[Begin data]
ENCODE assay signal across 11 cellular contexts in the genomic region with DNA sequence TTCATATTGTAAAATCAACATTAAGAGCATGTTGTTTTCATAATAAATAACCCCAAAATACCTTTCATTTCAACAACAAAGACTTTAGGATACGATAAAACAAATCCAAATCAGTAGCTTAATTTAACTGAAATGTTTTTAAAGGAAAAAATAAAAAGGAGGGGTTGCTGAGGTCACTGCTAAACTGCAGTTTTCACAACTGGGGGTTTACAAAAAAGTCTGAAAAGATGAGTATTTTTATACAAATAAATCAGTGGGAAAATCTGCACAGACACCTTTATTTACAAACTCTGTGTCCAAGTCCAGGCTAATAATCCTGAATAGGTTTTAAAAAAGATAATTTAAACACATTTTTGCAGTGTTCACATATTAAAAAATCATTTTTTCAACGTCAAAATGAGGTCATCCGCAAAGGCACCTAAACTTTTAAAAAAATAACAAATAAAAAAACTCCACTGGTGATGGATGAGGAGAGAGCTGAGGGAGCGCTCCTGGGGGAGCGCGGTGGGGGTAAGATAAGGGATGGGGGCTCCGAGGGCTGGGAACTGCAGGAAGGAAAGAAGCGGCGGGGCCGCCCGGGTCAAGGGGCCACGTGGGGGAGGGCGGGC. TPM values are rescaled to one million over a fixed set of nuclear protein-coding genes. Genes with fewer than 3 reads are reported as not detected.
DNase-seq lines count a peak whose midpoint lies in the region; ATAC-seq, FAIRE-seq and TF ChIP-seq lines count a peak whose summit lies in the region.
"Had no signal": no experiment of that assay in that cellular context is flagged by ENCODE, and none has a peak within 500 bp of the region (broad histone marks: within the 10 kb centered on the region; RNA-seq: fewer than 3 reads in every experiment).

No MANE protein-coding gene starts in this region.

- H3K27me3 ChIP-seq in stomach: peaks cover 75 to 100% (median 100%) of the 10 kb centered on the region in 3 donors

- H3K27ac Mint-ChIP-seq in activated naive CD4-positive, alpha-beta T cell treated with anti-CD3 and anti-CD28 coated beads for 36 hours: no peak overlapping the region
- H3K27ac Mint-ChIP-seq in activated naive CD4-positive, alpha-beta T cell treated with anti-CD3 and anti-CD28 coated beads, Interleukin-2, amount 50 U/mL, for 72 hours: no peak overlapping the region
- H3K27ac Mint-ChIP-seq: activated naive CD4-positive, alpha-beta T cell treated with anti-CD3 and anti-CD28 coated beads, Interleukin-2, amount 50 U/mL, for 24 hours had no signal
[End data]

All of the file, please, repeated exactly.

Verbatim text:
ENCODE assay signal across 11 cellular contexts in the genomic region with DNA sequence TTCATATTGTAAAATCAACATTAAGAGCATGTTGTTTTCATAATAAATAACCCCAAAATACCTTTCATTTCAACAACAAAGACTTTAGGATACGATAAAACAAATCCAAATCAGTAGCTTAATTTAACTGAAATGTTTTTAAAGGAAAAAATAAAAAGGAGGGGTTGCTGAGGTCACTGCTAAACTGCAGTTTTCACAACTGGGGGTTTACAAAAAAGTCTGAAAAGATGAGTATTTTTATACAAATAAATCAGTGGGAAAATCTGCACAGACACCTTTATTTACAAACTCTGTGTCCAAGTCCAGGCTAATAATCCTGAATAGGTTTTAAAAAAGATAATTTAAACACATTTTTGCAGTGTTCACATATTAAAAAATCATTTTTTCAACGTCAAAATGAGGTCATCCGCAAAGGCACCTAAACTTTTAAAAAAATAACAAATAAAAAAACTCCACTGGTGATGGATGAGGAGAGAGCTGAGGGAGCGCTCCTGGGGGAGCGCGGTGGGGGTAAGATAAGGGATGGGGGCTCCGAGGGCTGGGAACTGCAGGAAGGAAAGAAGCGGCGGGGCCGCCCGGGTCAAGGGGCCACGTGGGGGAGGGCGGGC. TPM values are rescaled to one million over a fixed set of nuclear protein-coding genes. Genes with fewer than 3 reads are reported as not detected.
DNase-seq lines count a peak whose midpoint lies in the region; ATAC-seq, FAIRE-seq and TF ChIP-seq lines count a peak whose summit lies in the region.
"Had no signal": no experiment of that assay in that cellular context is flagged by ENCODE, and none has a peak within 500 bp of the region (broad histone marks: within the 10 kb centered on the region; RNA-seq: fewer than 3 reads in every experiment).

No MANE protein-coding gene starts in this region.

- H3K27me3 ChIP-seq in stomach: peaks cover 75 to 100% (median 100%) of the 10 kb centered on the region in 3 donors

- H3K27ac Mint-ChIP-seq in activated naive CD4-positive, alpha-beta T cell treated with anti-CD3 and anti-CD28 coated beads for 36 hours: no peak overlapping the region
- H3K27ac Mint-ChIP-seq in activated naive CD4-positive, alpha-beta T cell treated with anti-CD3 and anti-CD28 coated beads, Interleukin-2, amount 50 U/mL, for 72 hours: no peak overlapping the region
- H3K27ac Mint-ChIP-seq: activated naive CD4-positive, alpha-beta T cell treated with anti-CD3 and anti-CD28 coated beads, Interleukin-2, amount 50 U/mL, for 24 hours had no signal